Learn How to Convince Executives of the Value of Project Management (Part 2)

If your company doesn't have common processes, templates, and a consistent set of expectations for managing projects, then you need to make upper management aware of their value.

“Here's the TenStep guest blog post "Learn How to Convince Executives of the Value of Project Management (Part 2)":

Last week we reviewed a high-level summary of the value of project management. This week we will explore some of the benefits in greater detail.

Better Estimating and Planning

How many times have you heard about or been involved in a project that failed or was not as successful as it needed to be. Chances are that you looked back and said, "We should have spent more time planning."

Project management focuses first on planning the work. This is a vital discipline, and allows the project team and the customer to have common perceptions of what the project is going to deliver, when it will be complete, what it will cost, who will do the work and how the work will be done. This includes items like:

  • Understanding and gaining agreement on project objectives, deliverables, scope, risk, cost, approach, etc.
  • Determining if the original business case is still valid. For instance, a project that requires 10,000 effort hours might make business sense. If the planning process determines that the effort is really 20,000 hours, the project may not make sense any more.
  • Making sure the resources you need are available when you need them.
  • Providing a high-level scope, schedule and budget baseline from which progress can be compared and measured.
  • Working with your customer ahead of time on the processes used to manage the project.

Executive value statement: Project planning helps to better define the project, and ensures that the project team knows what they are doing before they start executing the project. Planning can also result in the cancellation of projects without a viable business case - a good thing!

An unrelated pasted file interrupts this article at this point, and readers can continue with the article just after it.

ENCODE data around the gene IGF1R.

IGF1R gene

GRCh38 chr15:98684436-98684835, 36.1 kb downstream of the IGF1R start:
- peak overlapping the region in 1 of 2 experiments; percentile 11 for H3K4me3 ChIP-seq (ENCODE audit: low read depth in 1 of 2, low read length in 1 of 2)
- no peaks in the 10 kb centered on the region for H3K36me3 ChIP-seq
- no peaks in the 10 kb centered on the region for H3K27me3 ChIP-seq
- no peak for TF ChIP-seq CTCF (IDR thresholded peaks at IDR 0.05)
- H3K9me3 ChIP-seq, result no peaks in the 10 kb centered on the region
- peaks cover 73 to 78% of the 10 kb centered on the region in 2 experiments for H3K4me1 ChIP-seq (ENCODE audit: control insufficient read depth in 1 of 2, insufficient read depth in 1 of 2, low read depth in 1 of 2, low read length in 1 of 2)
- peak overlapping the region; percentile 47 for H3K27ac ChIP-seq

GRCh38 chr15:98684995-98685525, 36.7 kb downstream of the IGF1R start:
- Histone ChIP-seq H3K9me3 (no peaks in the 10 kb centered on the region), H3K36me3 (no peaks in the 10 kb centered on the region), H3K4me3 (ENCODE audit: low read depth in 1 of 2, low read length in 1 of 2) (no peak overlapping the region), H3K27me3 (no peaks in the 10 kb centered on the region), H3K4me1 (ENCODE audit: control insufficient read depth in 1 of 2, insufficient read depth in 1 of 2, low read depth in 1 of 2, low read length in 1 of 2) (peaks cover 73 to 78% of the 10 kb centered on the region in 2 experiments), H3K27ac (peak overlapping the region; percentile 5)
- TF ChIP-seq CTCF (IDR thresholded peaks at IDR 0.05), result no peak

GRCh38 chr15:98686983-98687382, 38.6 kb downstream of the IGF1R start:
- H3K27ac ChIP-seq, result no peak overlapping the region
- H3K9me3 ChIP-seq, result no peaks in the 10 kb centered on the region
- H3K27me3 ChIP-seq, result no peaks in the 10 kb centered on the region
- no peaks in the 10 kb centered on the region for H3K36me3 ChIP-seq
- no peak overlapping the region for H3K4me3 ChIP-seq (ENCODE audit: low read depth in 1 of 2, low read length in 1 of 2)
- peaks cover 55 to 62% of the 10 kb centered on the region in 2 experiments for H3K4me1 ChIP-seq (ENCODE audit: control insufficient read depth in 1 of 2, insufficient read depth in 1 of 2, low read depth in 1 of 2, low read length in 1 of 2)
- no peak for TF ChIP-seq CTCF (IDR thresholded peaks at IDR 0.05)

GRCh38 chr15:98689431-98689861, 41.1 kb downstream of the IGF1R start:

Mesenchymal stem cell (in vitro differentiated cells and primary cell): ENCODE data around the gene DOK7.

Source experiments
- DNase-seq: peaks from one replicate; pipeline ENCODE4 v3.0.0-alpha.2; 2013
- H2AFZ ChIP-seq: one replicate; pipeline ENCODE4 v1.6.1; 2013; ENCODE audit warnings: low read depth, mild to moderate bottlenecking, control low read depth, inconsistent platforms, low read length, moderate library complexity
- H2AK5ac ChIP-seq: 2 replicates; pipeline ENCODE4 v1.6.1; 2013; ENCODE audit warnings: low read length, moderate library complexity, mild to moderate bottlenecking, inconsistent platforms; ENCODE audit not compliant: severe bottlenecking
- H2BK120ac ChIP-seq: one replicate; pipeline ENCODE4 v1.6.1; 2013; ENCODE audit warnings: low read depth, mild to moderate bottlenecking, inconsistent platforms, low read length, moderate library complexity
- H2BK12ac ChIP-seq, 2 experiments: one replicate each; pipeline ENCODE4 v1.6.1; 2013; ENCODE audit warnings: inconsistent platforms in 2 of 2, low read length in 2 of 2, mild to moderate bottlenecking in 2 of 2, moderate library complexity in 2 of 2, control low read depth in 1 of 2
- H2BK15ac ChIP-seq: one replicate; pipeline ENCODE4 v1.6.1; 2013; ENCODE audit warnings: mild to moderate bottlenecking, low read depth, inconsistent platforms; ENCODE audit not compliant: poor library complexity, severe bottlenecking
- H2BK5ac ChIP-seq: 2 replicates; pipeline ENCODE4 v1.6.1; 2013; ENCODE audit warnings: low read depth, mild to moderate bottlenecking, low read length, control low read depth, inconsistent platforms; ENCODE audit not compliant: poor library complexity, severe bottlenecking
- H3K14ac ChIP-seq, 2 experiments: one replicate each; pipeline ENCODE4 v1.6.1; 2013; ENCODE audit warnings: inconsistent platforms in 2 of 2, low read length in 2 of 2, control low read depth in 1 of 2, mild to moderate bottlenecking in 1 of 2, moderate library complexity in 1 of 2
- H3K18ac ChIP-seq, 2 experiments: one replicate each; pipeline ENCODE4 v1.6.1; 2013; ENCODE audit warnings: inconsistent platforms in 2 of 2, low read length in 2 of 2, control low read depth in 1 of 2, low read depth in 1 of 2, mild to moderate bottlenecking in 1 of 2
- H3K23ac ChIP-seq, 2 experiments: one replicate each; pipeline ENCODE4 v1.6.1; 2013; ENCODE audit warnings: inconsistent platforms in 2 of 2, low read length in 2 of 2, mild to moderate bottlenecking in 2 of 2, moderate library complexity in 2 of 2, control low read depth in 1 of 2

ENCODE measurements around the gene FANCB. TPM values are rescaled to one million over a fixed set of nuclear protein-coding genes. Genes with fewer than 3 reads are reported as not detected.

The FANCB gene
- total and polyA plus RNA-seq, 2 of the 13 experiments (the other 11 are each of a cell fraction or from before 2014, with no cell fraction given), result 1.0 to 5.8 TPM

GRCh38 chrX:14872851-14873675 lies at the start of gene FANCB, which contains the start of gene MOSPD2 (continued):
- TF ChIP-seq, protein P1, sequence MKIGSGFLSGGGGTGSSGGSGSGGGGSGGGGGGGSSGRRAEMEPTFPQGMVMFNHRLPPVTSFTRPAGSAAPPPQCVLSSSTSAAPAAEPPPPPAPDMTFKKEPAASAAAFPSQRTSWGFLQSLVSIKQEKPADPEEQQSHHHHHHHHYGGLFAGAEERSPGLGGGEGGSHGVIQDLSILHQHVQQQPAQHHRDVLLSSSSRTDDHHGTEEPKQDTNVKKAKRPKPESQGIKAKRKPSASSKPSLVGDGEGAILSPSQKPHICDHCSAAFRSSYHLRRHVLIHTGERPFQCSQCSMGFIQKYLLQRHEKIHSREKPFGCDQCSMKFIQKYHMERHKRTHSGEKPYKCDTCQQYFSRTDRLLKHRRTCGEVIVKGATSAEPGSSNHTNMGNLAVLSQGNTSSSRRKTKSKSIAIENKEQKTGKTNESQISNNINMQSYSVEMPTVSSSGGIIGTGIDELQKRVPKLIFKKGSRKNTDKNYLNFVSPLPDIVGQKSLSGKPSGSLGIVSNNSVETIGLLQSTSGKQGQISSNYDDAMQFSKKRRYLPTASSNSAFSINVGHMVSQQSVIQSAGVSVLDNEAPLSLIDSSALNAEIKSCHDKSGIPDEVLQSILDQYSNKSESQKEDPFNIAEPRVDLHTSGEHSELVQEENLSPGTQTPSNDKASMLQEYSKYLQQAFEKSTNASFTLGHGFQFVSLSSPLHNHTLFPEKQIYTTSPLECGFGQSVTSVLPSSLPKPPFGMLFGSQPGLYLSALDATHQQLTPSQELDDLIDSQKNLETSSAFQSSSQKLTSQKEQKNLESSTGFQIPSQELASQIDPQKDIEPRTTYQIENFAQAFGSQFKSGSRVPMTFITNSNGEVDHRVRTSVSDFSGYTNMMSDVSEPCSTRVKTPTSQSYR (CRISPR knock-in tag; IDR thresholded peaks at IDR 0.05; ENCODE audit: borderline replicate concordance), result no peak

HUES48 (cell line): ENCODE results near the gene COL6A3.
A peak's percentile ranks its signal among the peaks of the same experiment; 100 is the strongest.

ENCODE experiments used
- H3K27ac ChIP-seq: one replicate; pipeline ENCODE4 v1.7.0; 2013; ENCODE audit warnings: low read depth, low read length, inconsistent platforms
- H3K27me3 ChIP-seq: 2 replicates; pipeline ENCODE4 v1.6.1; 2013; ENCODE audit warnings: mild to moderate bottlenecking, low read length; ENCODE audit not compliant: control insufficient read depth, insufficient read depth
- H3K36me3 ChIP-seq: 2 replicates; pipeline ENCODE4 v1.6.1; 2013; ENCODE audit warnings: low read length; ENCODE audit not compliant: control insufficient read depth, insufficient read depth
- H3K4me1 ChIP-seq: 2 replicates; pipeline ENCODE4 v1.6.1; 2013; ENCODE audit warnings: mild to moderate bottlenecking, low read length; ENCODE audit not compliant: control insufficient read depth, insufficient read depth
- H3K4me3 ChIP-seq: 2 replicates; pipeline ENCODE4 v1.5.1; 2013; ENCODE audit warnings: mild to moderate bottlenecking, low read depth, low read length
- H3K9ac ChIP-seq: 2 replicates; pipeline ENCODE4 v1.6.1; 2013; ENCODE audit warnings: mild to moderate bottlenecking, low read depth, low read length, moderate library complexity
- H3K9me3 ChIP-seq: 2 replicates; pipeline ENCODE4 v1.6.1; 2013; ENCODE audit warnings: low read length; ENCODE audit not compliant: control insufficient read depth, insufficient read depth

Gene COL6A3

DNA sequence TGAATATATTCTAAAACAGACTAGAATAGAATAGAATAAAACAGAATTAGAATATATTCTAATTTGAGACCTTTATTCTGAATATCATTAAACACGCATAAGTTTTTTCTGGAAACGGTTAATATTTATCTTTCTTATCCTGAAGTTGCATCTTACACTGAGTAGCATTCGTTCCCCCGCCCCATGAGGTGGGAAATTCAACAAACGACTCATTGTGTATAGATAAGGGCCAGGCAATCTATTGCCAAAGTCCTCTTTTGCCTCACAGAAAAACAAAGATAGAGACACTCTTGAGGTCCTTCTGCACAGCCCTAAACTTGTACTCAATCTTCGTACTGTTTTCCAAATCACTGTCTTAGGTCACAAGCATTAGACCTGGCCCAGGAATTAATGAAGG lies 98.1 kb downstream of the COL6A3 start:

Reuse of Processes and Templates

People intuitively understand that it is faster and cheaper to reuse something that already exists rather than to build something similar from scratch. If your organization creates a set of project management processes and templates that are used consistently from project to project, each instance represents a savings of time that would have otherwise had to have been spent on building the processes from scratch.

Executive value statement: Utilizing common project management processes and templates will result in cost and time savings associated with project start-up.

Proactive Project Management Processes

Your project is going to face issues. The question is whether you will proactively resolve them or figure them out as you go. Your project will face potential risks. Will you try to resolve them before they happen, or wait until the problems arise? Are you going to communicate proactively or deal with misunderstandings caused by lack of project information?

The characteristics of the project are not all going to change whether you use a formal project management process or not. What changes is how the events are dealt with when the project is in progress. Are they dealt with haphazardly and reactively, or proactively with a smoothly running process?

Executive value statement: Having proactive and consistent processes in place will ultimately help projects run faster, cheaper and at a higher quality level.

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